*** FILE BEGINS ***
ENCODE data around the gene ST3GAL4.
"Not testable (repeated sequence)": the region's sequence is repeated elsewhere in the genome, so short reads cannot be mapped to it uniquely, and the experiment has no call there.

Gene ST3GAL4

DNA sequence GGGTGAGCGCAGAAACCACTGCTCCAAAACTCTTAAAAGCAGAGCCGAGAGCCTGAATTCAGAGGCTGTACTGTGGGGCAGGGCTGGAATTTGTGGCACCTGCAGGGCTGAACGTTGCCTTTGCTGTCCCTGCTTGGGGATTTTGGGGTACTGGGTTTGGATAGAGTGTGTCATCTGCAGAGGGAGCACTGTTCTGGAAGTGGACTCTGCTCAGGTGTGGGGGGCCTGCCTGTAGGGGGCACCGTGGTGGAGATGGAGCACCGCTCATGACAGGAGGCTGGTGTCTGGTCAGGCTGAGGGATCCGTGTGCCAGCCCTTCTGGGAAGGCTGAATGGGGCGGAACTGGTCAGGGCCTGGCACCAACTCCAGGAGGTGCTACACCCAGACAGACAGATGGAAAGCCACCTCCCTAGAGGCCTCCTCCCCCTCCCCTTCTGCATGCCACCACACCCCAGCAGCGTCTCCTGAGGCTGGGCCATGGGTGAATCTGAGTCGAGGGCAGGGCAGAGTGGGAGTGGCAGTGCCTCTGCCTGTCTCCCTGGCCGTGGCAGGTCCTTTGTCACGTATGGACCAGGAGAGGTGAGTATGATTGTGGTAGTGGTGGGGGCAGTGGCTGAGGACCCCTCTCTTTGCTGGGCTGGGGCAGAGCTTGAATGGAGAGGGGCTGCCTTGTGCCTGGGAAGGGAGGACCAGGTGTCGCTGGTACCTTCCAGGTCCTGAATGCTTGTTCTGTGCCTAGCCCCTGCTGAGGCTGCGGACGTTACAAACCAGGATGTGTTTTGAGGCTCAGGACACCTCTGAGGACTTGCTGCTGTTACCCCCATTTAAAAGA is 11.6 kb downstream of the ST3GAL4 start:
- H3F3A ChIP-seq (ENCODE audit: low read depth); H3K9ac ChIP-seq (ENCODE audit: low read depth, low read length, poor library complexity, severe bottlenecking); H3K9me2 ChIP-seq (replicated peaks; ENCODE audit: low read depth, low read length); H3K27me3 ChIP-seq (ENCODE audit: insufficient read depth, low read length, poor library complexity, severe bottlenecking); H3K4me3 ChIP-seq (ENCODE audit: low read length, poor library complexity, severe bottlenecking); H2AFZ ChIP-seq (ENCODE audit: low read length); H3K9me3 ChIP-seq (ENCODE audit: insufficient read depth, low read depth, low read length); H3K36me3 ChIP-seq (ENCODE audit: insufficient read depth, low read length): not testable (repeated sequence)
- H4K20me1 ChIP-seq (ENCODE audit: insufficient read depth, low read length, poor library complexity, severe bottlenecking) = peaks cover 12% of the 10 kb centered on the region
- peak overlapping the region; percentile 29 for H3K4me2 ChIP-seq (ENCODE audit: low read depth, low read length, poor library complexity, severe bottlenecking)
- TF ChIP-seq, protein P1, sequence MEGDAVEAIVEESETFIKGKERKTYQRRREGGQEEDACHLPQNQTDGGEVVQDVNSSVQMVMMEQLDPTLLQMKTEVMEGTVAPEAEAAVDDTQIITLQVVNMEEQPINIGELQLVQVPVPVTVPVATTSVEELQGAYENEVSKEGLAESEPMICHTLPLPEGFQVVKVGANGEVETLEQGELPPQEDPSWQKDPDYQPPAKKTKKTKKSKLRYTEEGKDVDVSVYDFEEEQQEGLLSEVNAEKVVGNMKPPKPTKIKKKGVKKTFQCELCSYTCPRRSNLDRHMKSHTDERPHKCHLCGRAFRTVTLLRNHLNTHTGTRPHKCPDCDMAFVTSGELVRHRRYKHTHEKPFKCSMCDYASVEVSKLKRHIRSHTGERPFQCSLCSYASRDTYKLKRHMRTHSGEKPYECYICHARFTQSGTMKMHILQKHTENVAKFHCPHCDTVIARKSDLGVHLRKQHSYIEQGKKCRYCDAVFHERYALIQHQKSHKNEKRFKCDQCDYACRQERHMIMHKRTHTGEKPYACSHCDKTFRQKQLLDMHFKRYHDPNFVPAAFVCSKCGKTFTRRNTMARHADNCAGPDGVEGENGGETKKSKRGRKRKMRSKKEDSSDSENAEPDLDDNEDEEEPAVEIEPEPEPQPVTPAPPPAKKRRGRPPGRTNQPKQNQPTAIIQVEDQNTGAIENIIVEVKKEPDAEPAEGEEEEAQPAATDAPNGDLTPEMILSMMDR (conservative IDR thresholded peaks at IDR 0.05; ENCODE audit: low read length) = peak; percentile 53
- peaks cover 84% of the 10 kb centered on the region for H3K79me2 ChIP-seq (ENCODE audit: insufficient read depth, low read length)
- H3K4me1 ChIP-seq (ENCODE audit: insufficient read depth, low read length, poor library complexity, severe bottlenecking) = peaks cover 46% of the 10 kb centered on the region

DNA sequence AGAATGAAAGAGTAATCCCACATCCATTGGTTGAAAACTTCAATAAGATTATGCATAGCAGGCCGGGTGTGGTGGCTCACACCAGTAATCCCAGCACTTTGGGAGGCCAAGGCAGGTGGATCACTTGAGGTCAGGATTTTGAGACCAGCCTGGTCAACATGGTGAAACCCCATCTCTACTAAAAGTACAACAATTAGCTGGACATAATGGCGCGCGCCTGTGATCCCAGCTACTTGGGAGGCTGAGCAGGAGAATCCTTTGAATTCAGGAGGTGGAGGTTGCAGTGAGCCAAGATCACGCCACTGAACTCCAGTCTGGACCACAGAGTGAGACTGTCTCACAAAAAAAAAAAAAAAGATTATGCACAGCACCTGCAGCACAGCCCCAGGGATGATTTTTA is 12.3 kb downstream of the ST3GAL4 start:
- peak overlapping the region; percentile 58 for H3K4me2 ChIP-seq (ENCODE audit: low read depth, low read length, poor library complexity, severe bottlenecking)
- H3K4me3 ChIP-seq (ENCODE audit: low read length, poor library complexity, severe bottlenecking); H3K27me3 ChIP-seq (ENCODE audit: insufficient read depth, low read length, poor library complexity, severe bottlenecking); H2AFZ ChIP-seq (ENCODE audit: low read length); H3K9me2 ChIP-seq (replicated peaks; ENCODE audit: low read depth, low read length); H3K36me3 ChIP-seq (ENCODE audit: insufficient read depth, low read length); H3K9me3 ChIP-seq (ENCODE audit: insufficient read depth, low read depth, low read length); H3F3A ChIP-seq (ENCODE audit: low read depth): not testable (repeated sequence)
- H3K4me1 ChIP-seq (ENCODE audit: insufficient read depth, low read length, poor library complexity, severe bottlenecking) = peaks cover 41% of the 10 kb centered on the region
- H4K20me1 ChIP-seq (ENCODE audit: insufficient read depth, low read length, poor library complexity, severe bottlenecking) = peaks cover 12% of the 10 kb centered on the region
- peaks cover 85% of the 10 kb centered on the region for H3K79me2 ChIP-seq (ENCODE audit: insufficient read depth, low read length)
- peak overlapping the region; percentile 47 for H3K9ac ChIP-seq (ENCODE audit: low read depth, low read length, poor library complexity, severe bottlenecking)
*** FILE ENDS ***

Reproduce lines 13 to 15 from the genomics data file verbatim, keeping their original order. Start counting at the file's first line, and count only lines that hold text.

- H3K4me3 ChIP-seq (ENCODE audit: low read length, poor library complexity, severe bottlenecking); H3K27me3 ChIP-seq (ENCODE audit: insufficient read depth, low read length, poor library complexity, severe bottlenecking); H2AFZ ChIP-seq (ENCODE audit: low read length); H3K9me2 ChIP-seq (replicated peaks; ENCODE audit: low read depth, low read length); H3K36me3 ChIP-seq (ENCODE audit: insufficient read depth, low read length); H3K9me3 ChIP-seq (ENCODE audit: insufficient read depth, low read depth, low read length); H3F3A ChIP-seq (ENCODE audit: low read depth): not testable (repeated sequence)
- H3K4me1 ChIP-seq (ENCODE audit: insufficient read depth, low read length, poor library complexity, severe bottlenecking) = peaks cover 41% of the 10 kb centered on the region
- H4K20me1 ChIP-seq (ENCODE audit: insufficient read depth, low read length, poor library complexity, severe bottlenecking) = peaks cover 12% of the 10 kb centered on the region